Cheerios'' health claims break rules, FDA says
May 13, 2009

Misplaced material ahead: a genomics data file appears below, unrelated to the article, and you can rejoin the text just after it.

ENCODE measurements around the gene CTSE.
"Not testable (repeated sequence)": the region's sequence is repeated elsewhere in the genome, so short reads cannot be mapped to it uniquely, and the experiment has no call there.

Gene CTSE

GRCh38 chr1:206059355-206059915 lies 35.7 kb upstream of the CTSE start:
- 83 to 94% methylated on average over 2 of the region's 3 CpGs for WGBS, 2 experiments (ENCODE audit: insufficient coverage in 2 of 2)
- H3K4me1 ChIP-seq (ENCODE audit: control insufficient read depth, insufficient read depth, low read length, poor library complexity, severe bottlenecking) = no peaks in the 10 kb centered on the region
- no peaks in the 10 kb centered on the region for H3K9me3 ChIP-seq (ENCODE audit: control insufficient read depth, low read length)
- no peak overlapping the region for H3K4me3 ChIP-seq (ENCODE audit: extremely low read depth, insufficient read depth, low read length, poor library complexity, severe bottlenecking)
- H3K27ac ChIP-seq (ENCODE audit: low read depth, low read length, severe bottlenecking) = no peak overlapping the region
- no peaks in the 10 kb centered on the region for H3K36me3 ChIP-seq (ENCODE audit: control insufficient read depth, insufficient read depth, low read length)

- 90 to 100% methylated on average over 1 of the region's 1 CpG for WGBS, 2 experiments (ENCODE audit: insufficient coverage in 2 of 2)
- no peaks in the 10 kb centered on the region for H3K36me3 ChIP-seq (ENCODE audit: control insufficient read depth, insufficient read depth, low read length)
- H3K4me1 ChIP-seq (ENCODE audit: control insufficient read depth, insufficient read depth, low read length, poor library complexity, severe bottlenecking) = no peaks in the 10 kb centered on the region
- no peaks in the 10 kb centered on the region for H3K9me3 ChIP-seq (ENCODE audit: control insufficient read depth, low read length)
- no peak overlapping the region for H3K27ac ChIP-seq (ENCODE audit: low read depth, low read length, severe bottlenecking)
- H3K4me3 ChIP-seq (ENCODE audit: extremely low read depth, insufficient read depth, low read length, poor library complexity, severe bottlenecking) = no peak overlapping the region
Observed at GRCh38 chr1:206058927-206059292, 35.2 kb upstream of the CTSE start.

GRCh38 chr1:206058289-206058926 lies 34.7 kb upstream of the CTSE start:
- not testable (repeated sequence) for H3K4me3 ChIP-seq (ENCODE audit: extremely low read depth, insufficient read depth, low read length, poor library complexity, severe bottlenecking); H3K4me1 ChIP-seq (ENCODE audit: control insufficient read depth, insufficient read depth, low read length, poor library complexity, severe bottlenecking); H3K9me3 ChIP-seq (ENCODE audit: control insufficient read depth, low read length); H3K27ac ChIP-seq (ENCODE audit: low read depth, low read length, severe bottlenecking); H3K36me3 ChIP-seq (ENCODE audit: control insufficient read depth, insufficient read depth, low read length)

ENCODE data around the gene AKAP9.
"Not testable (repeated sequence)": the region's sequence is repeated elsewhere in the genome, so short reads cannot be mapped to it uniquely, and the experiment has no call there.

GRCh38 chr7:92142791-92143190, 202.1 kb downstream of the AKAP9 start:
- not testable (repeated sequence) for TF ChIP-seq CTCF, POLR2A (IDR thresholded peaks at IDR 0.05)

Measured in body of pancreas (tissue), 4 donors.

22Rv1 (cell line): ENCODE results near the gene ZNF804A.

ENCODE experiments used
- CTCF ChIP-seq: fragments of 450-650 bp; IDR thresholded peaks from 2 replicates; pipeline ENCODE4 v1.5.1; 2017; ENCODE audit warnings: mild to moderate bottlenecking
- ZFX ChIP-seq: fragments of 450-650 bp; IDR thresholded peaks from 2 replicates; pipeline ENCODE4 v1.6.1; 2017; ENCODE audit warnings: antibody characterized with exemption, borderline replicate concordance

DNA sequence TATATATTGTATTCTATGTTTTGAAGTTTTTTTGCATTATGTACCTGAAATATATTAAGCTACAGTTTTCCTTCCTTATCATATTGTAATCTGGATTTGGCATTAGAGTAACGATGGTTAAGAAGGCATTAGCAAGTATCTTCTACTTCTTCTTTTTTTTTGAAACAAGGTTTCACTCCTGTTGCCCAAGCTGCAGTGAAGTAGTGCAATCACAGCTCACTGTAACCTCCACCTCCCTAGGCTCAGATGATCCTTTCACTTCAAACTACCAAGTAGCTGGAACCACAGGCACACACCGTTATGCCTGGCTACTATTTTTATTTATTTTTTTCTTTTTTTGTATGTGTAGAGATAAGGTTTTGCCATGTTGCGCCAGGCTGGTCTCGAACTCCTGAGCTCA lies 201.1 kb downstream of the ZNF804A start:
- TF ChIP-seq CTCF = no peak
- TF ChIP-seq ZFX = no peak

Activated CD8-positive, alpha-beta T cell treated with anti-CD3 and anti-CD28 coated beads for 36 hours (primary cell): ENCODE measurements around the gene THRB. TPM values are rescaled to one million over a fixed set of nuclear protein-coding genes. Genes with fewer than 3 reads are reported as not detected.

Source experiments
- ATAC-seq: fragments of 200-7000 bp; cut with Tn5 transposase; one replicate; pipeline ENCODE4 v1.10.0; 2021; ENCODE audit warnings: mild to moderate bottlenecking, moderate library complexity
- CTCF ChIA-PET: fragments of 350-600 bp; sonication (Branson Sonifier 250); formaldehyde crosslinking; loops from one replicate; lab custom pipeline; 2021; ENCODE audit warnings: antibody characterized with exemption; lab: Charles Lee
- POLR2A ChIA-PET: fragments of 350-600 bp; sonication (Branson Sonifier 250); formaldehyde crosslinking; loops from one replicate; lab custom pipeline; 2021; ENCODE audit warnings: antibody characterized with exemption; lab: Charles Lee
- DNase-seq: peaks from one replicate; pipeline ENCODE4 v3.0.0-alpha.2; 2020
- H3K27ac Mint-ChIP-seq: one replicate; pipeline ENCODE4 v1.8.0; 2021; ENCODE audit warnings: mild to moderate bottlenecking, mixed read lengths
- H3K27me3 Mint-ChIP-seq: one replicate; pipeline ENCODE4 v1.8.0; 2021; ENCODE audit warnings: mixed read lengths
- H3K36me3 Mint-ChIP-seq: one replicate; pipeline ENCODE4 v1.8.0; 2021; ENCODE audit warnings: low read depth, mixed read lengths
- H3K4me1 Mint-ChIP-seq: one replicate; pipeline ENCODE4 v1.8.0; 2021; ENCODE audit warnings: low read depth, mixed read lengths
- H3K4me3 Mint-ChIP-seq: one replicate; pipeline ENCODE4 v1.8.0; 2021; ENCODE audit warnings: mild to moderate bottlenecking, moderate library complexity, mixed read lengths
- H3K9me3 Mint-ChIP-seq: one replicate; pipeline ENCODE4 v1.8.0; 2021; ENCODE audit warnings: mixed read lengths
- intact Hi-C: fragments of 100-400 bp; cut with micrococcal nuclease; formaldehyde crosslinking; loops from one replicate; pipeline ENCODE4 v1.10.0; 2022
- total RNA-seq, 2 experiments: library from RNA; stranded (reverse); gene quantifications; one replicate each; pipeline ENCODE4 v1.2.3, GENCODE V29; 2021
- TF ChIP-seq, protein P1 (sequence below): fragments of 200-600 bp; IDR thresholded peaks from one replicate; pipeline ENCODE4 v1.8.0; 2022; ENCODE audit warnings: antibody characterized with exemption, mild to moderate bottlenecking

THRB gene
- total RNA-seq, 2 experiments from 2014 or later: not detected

The Food and Drug Administration slapped General Mills Inc. with a warning over its Cheerios cereal, saying the box''s claims about heart benefits contain "serious violations" of federal law, reports the Associated Press. In a May 5 warning letter sent to the company and posted on the FDA''s Web site, the agency said statements that the product is "clinically proven to help lower cholesterol" make the product a drug under federal law. Stephen Sundlof, the director of the FDA''s food-safety center, said the agency has noticed a tendency by food companies to cross the line into the drug category by making specific health claims on packaging. He said the FDA is ready to send out more warning letters if it finds more violators, although it has "no specific campaign" to go after food manufacturers. General Mills spokesman Tom Forsythe said the Cheerios box''s message saying the cereal can "lower your cholesterol 4% in six weeks" has been used for more than two years. The box cites a clinical study involving Cheerios as part of a diet low in saturated fat and cholesterol. The FDA has permitted the broader claims on the box about heart health for 12 years. The FDA said such specific cholesterol-lowering claims can be made only for drugs, and it suggested that if General Mills wants to keep the box labeling as is, it should file a new-drug application for Cheerios. Mr. Forsythe said the company would work with the agency to reach a "resolution" on the Cheerios labeling. The FDA also took issue with a company-sponsored Web site mentioned on the Cheerios box. The Web site discusses the benefits of eating whole grains, but the FDA said some of the health claims about reducing cancer and heart disease risk don''t comply with agency rules. The FDA said General Mills must "promptly" correct the violations outlined in the letter or the agency could take enforcement action, such as seizing products. Dr. Sundlof said a September 2008 letter from the National Consumers League that expressed concerns about the labeling on Cheerios prompted the FDA’s review of Cheerios. The FDA isn''t the only Washington agency in the Obama administration taking a close look at food makers'' health claims. Last month the Federal Trade Commission settled a complaint with Kellogg Co. involving claims that its Frosted Mini-Wheats cereal was clinically shown to improve children''s attentiveness by nearly 20%.